Keitel was appointed as a minister of the Reichswehr in 1925, and in 1929, he received a promotion that brought him up to the rank of lieutenant colonel. He also oversaw the “Army Organization Department” for the following five years.

He met Hitler for the first time in 1931, following his promotion to colonel. Keitel had later admitted throughout his trials that they hadn’t actually met until 1938. His letters to his wife in 1933, however, painted a very different picture. The letters made it quite evident that after his lengthy conversation with Hitler in 1931, he was in awe of him and greatly impressed by him.

In 1934, Keitel received his subsequent promotion, elevating him to the position of major general. He was also tasked with leading the 4th infantry division, which had its headquarters in Bremen, around this time.

Advance in the Ranks

He was awarded another appointment before the end of 1935, and this time it was a significant one. He was appointed the “Wehrmacht Armed Forces for the Ministry of War” commander and given charge of establishing the “Wehrmacht High Command.” He joined Hitler’s inner circle and became one of his closest associates as a result of this award. He received a raise to the position of artillery general.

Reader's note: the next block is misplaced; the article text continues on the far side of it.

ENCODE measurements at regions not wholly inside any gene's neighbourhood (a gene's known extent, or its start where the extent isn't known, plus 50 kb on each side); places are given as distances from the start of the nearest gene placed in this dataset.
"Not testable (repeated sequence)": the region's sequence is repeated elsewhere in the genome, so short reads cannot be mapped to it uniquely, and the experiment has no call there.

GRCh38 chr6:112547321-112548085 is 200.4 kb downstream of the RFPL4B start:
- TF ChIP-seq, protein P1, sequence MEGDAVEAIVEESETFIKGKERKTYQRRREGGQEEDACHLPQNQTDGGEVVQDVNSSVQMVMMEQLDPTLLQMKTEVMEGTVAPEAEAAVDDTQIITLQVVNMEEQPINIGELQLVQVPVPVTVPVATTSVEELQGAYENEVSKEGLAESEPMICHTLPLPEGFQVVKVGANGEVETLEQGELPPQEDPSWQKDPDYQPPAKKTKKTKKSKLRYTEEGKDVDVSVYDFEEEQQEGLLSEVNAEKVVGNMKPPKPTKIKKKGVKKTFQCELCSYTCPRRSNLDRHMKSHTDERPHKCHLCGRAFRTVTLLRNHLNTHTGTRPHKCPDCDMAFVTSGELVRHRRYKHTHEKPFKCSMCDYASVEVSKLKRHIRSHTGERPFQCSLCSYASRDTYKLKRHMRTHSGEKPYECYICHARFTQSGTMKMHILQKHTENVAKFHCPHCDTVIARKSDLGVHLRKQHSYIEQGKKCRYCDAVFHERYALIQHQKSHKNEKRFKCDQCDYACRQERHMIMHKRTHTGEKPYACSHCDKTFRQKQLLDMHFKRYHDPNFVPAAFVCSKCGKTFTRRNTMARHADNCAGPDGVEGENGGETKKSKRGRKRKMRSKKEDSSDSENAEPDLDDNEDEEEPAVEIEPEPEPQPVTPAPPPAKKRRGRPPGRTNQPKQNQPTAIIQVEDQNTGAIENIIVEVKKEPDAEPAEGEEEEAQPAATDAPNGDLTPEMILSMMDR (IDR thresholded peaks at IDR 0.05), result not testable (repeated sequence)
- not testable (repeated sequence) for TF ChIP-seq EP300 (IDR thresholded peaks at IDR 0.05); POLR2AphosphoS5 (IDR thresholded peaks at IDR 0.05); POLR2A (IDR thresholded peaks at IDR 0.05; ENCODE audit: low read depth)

He received yet another significant elevation in February 1938 when he was named the head of the “Supreme Command of the Armed Forces.” He was never given the same level of power as his predecessor, Werner von Blomberg, and the majority of his duties were administrative. With the exception of these minor obstacles, he enjoyed a smooth transition into one of the important men in Hitler’s office.

Due to his allegiance to Hitler and his adherence to the party’s ideas, he was promoted to the rank of colonel general while serving as the highest-ranking military officer of the “Nazi Party.” He did, however, earn the disgust of the other members of Hitler’s cabinet in the process.

His nick moniker was “Lakaitel,” which is slang for a lackey or a bootlicker. He was public of the opinion that Hitler was the “greatest military commander-in-chief of all time” and was a military genius.

He was informed of every policy and strategy for the “Third Reich’s” future, but he was never granted the power to directly affect its decisions or actions. He was merely a minister at first, but subsequently, he was given responsibility for putting the cabinet’s objectives into action.

Crimes of war

He carried out Hitler’s orders to exterminate sizable portions of the Russian and Polish populations in the late 1930s. He also played a major role in putting into practice the “terror fliers policy,” which allowed commanders to order troops to shoot down US or UK fighter jets and execute the crew.